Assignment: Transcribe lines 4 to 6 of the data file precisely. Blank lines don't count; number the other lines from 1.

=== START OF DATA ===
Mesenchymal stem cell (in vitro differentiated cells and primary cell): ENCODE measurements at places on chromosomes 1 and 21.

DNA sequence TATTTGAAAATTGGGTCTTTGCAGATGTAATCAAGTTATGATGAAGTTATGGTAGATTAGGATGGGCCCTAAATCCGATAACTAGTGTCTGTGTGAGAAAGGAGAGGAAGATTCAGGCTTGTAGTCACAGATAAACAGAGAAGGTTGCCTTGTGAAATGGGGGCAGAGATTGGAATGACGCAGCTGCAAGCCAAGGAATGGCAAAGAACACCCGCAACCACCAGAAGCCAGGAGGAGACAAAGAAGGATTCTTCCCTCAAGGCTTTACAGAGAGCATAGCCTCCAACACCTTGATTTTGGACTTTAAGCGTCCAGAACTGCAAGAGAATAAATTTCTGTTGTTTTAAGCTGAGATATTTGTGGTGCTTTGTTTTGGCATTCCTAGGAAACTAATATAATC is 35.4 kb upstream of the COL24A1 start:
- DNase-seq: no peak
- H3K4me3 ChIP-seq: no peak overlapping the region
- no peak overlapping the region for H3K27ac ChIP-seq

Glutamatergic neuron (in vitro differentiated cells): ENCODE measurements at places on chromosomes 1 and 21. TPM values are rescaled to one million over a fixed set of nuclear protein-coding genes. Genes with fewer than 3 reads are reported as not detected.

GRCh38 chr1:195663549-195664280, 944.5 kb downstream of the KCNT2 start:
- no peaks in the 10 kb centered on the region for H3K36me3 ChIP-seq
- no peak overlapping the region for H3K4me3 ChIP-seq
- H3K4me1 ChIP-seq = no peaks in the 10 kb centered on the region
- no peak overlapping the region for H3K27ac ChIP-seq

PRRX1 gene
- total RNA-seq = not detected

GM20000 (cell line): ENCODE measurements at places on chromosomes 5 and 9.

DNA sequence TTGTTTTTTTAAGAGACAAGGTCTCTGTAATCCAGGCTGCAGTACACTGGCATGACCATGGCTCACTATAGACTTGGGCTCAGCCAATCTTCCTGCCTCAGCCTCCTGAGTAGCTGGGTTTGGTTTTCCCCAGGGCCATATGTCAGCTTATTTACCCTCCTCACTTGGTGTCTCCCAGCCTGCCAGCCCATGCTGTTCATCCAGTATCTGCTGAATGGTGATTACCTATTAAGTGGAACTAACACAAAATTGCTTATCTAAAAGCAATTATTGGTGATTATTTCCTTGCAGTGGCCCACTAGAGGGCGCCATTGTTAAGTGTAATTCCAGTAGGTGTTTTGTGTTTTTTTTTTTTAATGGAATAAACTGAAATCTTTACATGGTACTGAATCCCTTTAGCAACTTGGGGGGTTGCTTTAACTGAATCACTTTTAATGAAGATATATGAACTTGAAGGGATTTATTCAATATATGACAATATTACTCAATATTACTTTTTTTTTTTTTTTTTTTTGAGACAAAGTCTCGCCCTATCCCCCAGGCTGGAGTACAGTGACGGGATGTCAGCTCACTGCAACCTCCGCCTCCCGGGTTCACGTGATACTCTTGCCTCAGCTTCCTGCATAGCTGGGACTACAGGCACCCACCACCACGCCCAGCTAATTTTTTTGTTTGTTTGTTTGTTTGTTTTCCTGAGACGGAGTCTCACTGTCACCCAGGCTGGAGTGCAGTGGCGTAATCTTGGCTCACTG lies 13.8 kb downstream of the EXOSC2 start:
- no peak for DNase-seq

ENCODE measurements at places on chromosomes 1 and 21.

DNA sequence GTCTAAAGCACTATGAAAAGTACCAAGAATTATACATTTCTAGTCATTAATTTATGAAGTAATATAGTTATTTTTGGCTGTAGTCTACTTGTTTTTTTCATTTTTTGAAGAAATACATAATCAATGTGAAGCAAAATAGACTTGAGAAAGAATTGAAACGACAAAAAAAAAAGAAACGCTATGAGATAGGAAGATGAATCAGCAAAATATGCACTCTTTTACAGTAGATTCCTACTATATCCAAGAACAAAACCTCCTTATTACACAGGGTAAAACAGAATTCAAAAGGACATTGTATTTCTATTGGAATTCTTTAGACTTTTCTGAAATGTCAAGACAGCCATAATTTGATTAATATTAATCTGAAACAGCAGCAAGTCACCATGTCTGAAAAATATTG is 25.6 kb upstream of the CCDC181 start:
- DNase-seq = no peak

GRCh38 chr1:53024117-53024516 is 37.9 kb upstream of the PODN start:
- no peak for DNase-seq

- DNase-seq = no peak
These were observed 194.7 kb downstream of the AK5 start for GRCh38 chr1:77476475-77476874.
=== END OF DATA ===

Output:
- H3K4me3 ChIP-seq: no peak overlapping the region
- no peak overlapping the region for H3K27ac ChIP-seq

Glutamatergic neuron (in vitro differentiated cells): ENCODE measurements at places on chromosomes 1 and 21. TPM values are rescaled to one million over a fixed set of nuclear protein-coding genes. Genes with fewer than 3 reads are reported as not detected.